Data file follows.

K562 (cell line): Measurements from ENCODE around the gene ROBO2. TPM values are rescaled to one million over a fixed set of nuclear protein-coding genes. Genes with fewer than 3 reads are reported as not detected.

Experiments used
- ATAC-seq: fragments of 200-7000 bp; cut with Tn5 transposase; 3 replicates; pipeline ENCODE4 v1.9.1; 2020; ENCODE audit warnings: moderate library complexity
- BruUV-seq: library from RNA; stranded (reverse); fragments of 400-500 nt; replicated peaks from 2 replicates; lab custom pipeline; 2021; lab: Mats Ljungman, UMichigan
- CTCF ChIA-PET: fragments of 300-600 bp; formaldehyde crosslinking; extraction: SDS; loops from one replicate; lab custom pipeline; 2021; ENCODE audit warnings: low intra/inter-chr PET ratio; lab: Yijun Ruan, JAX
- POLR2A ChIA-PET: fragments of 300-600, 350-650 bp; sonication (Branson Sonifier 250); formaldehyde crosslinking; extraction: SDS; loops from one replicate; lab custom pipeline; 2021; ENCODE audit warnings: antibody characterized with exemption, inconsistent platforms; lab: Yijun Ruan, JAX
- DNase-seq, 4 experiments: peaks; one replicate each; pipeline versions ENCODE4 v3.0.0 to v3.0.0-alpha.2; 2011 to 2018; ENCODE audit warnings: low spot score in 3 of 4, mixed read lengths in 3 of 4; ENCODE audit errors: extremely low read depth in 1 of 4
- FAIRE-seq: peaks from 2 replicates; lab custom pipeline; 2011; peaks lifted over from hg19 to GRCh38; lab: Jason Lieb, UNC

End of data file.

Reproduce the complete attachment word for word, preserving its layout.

K562 (cell line): Measurements from ENCODE around the gene ROBO2. TPM values are rescaled to one million over a fixed set of nuclear protein-coding genes. Genes with fewer than 3 reads are reported as not detected.

Experiments used
- ATAC-seq: fragments of 200-7000 bp; cut with Tn5 transposase; 3 replicates; pipeline ENCODE4 v1.9.1; 2020; ENCODE audit warnings: moderate library complexity
- BruUV-seq: library from RNA; stranded (reverse); fragments of 400-500 nt; replicated peaks from 2 replicates; lab custom pipeline; 2021; lab: Mats Ljungman, UMichigan
- CTCF ChIA-PET: fragments of 300-600 bp; formaldehyde crosslinking; extraction: SDS; loops from one replicate; lab custom pipeline; 2021; ENCODE audit warnings: low intra/inter-chr PET ratio; lab: Yijun Ruan, JAX
- POLR2A ChIA-PET: fragments of 300-600, 350-650 bp; sonication (Branson Sonifier 250); formaldehyde crosslinking; extraction: SDS; loops from one replicate; lab custom pipeline; 2021; ENCODE audit warnings: antibody characterized with exemption, inconsistent platforms; lab: Yijun Ruan, JAX
- DNase-seq, 4 experiments: peaks; one replicate each; pipeline versions ENCODE4 v3.0.0 to v3.0.0-alpha.2; 2011 to 2018; ENCODE audit warnings: low spot score in 3 of 4, mixed read lengths in 3 of 4; ENCODE audit errors: extremely low read depth in 1 of 4
- FAIRE-seq: peaks from 2 replicates; lab custom pipeline; 2011; peaks lifted over from hg19 to GRCh38; lab: Jason Lieb, UNC